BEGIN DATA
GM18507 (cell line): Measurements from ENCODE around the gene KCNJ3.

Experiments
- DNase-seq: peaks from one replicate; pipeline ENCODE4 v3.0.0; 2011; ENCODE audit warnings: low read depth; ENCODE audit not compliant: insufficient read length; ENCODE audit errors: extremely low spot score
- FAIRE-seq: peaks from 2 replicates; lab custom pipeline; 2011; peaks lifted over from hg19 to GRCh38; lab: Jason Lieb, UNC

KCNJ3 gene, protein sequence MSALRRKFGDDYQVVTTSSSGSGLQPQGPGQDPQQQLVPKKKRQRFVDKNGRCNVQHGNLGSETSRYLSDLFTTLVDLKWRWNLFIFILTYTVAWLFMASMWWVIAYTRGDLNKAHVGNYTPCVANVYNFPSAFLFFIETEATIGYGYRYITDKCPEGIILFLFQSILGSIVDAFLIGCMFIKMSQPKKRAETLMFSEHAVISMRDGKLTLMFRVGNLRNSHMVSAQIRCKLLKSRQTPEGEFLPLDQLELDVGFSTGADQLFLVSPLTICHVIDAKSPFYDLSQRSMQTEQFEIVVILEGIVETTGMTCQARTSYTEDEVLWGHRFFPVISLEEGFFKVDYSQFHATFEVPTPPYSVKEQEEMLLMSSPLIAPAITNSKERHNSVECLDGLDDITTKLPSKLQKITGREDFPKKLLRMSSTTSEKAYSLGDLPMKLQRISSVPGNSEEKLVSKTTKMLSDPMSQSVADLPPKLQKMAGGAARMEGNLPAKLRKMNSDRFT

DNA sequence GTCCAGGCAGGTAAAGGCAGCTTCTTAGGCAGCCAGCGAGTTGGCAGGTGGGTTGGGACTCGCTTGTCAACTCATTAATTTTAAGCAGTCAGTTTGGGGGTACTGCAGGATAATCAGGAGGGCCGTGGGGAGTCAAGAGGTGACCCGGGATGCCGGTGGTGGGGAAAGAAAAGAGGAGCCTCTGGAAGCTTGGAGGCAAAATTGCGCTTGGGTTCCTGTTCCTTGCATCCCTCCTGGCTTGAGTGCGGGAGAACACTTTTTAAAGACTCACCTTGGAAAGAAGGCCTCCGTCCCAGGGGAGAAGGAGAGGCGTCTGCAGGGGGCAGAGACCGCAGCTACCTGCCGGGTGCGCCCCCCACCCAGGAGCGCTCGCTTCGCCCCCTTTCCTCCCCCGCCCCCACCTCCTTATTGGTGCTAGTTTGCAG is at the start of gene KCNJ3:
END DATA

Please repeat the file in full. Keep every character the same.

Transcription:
GM18507 (cell line): Measurements from ENCODE around the gene KCNJ3.

Experiments
- DNase-seq: peaks from one replicate; pipeline ENCODE4 v3.0.0; 2011; ENCODE audit warnings: low read depth; ENCODE audit not compliant: insufficient read length; ENCODE audit errors: extremely low spot score
- FAIRE-seq: peaks from 2 replicates; lab custom pipeline; 2011; peaks lifted over from hg19 to GRCh38; lab: Jason Lieb, UNC

KCNJ3 gene, protein sequence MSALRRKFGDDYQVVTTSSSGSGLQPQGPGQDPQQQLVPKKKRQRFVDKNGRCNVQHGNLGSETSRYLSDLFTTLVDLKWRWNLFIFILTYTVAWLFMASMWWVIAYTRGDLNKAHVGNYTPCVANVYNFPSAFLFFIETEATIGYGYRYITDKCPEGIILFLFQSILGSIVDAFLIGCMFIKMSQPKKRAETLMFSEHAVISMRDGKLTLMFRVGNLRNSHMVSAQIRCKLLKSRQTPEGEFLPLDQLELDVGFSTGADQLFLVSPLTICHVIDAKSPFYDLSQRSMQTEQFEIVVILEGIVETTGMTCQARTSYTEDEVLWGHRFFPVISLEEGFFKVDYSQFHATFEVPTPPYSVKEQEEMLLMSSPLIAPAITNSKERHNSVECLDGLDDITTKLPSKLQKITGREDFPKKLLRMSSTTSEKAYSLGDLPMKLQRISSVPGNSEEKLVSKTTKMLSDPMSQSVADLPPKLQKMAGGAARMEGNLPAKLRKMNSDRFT

DNA sequence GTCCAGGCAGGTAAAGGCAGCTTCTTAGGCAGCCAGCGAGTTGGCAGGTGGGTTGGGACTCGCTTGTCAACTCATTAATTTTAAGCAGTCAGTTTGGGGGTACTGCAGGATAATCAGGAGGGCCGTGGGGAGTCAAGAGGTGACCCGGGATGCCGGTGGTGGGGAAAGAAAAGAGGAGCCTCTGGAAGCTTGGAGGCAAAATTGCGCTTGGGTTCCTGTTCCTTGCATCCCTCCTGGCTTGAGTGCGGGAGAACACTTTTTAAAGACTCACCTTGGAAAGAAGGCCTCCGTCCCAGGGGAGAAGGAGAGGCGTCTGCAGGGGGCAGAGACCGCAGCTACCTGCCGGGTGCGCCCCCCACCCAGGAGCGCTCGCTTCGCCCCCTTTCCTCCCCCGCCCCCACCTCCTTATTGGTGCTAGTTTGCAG is at the start of gene KCNJ3: